In a self-preservation situation, where striking and/or weapons may be involved, I cannot let my opponent have freedom to use his arms. Period and end of story. Any damaging thing he can do to me has to emanate from his arms.  Even if I am on the bottom of side control or the mount, I still need to be active in monitoring it as best as I am able. I need to have the shot at preventing him from deploying a weapon, or setting an opportunity up to start throwing bombs; or if the weapon comes out, to be able to keep him from using it in the manner he wants to.

This element has to be ingrained in us from day one, and it must be constantly reinforced so it becomes as subconscious and as automatic as possible. If we ignore it, or dismiss it as “just something else to worry about” , then we underplay how crucial arm control is to our very survival. If you takeaway nothing else from this series of articles, please absorb that one.

Here is what is so funny about this principle – we already need to do this all the time in our normal jiu-jitsu practice! This is not wishful thinking in any way. It is simple fact.

Think about it. If he is trying to pass my guard, what is the main weapon he is using? What if he is trying to sweep me? Or if he is trying to escape from a bottom position? What about when he has superior position and he is working for a submission? What if I am on top and working for my submission? Don’t I need to have some control over his hands? If not, he can block that submission all day long, or work an escape/reversal while I am focused on the attack. His hands/arms are going to be the main driver in anything he can do in opposition to me. No matter what is happening, he needs his hands to do the majority of it, which means I have to obtain some control over them. Don’t take my word for it. Go watch high level grapplers who are successful over and over again. Watch something such as the 2015 match between Roger Gracie and Comprido. Note how Roger controls Comprido’s limbs as soon as possible, and how it leads to the eventual win by choke. You will be able to see this in your own academy any night of the week. The dominant wins will happen when one person controls the hands of the other person. Every single time.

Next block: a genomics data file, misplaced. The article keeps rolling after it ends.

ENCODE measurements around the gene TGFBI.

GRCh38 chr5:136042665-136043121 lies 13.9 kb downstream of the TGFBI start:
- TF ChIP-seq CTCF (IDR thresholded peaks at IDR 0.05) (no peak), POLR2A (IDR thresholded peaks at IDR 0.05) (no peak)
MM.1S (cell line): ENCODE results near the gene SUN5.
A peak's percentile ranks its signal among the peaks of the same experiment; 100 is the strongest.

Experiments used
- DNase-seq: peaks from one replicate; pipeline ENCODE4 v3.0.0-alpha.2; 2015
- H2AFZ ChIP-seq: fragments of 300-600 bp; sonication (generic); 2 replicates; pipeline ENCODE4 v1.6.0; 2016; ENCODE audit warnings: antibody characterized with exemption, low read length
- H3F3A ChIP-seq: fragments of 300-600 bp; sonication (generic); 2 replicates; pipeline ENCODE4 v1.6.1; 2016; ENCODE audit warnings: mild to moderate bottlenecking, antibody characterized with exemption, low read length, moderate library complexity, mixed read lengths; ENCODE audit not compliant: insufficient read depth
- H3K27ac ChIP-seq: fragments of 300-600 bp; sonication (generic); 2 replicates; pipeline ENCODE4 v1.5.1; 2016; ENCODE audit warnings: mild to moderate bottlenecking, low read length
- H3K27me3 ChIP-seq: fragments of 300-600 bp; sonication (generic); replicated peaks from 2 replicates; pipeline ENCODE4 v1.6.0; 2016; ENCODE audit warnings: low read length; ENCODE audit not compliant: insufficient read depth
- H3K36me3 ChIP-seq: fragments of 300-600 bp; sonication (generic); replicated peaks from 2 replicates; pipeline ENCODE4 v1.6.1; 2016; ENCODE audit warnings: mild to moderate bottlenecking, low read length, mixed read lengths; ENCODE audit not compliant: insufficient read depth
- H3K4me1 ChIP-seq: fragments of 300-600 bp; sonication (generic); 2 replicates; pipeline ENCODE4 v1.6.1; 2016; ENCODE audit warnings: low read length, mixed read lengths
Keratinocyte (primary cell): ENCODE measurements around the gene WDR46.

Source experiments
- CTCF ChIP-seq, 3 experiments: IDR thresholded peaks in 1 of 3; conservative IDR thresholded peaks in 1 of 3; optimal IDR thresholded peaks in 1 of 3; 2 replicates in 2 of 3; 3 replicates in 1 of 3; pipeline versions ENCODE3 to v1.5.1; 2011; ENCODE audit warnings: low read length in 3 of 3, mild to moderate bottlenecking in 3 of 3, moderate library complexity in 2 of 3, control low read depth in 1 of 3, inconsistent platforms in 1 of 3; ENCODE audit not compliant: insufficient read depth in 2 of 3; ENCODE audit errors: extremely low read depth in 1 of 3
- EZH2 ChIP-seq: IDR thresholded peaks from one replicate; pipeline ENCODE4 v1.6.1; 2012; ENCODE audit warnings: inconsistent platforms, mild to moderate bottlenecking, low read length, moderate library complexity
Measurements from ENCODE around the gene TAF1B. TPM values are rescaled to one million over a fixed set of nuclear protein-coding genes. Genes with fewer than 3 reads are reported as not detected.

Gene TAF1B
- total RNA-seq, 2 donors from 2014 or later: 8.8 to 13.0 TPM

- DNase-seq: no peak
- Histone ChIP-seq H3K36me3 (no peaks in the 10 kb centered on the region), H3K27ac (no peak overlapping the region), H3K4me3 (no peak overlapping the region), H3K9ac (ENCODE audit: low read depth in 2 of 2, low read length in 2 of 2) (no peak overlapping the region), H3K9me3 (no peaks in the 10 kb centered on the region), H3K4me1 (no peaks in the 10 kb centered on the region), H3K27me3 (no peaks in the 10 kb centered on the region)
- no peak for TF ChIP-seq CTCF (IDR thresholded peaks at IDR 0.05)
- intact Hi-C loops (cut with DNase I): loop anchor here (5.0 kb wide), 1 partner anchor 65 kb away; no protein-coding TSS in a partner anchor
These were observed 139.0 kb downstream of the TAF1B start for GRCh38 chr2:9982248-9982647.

So if that is the case, why do we so often slip up, to include great champions? Because in anything we normally do – regular training, heavy duty sparring, competition, and even MMA – the penalty for failure is not that bad. If we tap in a roll in class, then we restart, slap hands and go again. In a tournament, we lose and the tournament is over for us, but there will be another one soon where we can try again. Even in MMA, the worst that happens is a knockout, but even that is not so bad. We still have a career in fighting again (usually) and we still essentially have our health – even if we have some trauma after for a few days. With such a fairly low penalty for screwing up, it is treated as not so bad and we can easily develop a bad mental scar of shrugging off the mistake of letting the other guy have freedom with his arms. The problem arises in that the consequence of that same exact failure in a self-preservation scenario quite literally is death or massive and/or permanent bodily injury. That is not something we can shrug off, and therefore it has to permeate our fundamental mental approach at all times in training.

Does this mean every moment we train we must do it like it is life or death? Of course not, life does not work that way, and training in just such a manner will lead to injury and mental or emotional burnout.  After a long tough day at work, maybe when we get to the BJJ academy we will need to be more relaxed and less intense on occasion. That is no problem at all as long as we keep it in mind what we are doing and why – FOR THAT MOMENT ONLY – it is okay to slide. We cannot let it become an every time approach. Keep those stakes in mind, and let that be ever present.

This is an incredibly simple concept, but it is monumentally crucial, and we need to treat it accordingly. We don’t need to add or change any of our physical actions on the mat, but keep the principle in mind always.

just go

I didn’t want to go to Jiu-jitsu last night.

I was on little sleep, was in the middle of an important project for a client, and with some personal and medical stuff going on, the stress made me feel like a cord with the most of it frayed and coming apart. The last thing I wanted was to put myself in a position where I had to perform on demand in front of people who would see me fail and perform poorly. Most of all, I did not dig the thought of not living up to my own expectations. The easiest thing would have been to get my Professor to run the fundamentals class, and go home, go to bed, and pull the covers over my head while waiting for a new day.

But I went. And guess what? Teaching-wise I was solid, because somehow I can always pull up the needed drive to do that, but when it comes to my personal training, that is not the case. My performance rolling was not awesome. I did not do as poorly as I feared (that is actually almost impossible to do since I always fear the worst), but I still was not particularly good. And so what? Do I do this to make everyone think I am awesome? Do I do this so I get rich and famous? Nope. I do it for myself, and for what it does for me.

And that benefit – what I get out of it – is as much in the doing, and the choice and effort of doing, as it is any particular level of performance. Sure, I want to get better, and I am hoping to see improvement at least in some incremental way, but the real advancement is in the discipline to just do it when you don’t have to. The easy thing is to not do it, so when we make the choice to take a step forward; it is truly and in every way a step forward.